The big data revolution in amyotrophic lateral sclerosis (ALS) has begun, bringing with it excitement and expectations for transforming diagnosis and patient care. Advances in computing power and computational methods, the explosion of high-throughput methods to probe nucleic acids, proteins, and other cellular molecules (“-omics”), the development of induced pluripotent stem cells (iPSCs), and rapid improvements in robotics and other technologies make it possible to query individual patient cells in unprecedented detail, and to link data from thousands of patients to see patterns of causation that have simply been unavailable before now.
Multiple large initiatives are currently underway to collect and analyze such data from ALS patients, all aimed at identifying causes of the disease, biomarkers, and treatments. These treatments will be guided by the precision medicine principles that the most effective treatments will be those that target the individual patient’s disease process and “take into account individual variability in genes, environment, and lifestyle for each person” (NIH Precision Medicine Initiative Cohort Program, 2015).
Precision medicine approaches that have brought on a new era of cancer therapeutics (Friedman et al., 2015) appear particularly promising in ALS, given the clinical and genetic heterogeneity of the disease (Cooper-Knock, J et al., 2014; Xu, SW et al., 2014; Sabatelli, M. et al. 2016): over a dozen genes, which fall into pathways as diverse as RNA processing, nuclear transport, mitochondrial dysfunction, and axonal transport, are associated with ALS, and striking differences exist in clinical manifestations with respect to age and site of onset, rate of progression, and impact on cognitive function.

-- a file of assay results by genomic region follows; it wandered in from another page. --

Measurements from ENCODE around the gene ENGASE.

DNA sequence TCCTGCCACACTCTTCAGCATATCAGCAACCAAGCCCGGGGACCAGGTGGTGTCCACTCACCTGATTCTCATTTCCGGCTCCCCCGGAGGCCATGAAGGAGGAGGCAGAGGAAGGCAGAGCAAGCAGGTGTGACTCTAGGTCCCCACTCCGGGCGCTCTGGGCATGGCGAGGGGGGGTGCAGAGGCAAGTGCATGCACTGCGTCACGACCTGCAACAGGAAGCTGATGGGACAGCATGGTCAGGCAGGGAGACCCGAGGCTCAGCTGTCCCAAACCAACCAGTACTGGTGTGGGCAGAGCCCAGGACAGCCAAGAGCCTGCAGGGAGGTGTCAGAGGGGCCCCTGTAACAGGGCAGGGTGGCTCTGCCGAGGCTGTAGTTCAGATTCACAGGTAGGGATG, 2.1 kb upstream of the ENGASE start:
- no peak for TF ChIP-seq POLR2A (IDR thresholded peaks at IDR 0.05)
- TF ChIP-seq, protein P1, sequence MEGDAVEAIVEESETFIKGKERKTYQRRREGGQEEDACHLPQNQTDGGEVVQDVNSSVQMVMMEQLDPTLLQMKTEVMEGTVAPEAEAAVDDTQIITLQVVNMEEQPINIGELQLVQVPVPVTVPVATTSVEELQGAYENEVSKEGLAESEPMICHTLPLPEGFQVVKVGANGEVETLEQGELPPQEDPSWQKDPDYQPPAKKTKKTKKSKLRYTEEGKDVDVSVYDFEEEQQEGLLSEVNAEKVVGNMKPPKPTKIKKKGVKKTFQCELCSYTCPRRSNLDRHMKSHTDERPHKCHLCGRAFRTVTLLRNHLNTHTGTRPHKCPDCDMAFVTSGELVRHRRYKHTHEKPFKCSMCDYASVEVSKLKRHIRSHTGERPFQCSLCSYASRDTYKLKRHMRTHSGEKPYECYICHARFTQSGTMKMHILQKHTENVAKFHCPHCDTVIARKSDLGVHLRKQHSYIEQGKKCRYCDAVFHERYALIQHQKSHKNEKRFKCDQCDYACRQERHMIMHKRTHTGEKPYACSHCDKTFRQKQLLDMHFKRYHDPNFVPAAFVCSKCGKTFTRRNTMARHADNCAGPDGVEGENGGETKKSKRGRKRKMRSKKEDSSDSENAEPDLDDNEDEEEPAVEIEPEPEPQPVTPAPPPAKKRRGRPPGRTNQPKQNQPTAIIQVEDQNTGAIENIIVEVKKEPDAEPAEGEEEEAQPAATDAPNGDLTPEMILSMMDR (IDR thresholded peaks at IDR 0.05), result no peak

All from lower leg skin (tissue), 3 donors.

A note on data sharing and integration: while each of the projects underway has the potential to advance the understanding of mechanisms and new targets in ALS, an even bigger opportunity will emerge from combining data sets to allow pooled analyses of many thousands of ALS patients. Among the biggest challenges facing the field in the near future will be the development of protocols for sharing data sets. “We need to develop a blueprint for data sharing in collaboration with data scientists that can help us design the correct infrastructure. Work we do now to plan for the integration of data from different projects will have major implications for how smoothly that work flows,” stated Bernard Muller, an entrepreneur and ALS patient who co-initiated Project MinE. “There are technical challenges, but these can be solved. Even more significant may be the legal hurdles for cross-border data-sharing, which will be needed to integrate data from all ongoing projects”. Work to overcome those hurdles is only now beginning, Mueller said. As noted below and in the project descriptions, project leaders are anticipating both the technical and legal challenges, and are in the process of planning the path forward. Many of the details are still being worked out as of the publication date of this article.
This article is provides an overview of the current landscape of big data/precision medicine projects in ALS, with a primary focus on projects in the United States. It contains information garnered from the program websites, as well as from interviews by the ALS Research Forum with the project directors or principal investigators. Regularly updated descriptions of each project on the ALS Research Forum provide further details about scope, progress, and resources that will be available to the research community. We aim for this to be a resource for the ALS research community, highlighting collaboration opportunities and emerging resources for advancing ALS research.
ADDITIONAL DATA RESOURCES FOR RESEARCHERS
Outlook Toward the Future: the outcome of all of these initiatives is intended to be a better understanding of the diverse disease mechanisms driving ALS, and an ability to identify which mechanisms are operating in an individual patient. The ability to subtype patients by mechanism will make clinical trial populations more homogenous, in turn allowing them to be shorter (because of less sample variation) and to more definitively test a mechanism-based therapy on patients whose disease is driven by that mechanism. Those efforts will be aided by other initiatives in the ALS clinical trial field, including a major push by Biogen to test and refine outcome measures beyond the ALS-FRS (see Feb 2016 news) and studies to define disease progression biomarkers to supplement clinical measures of disease progression.
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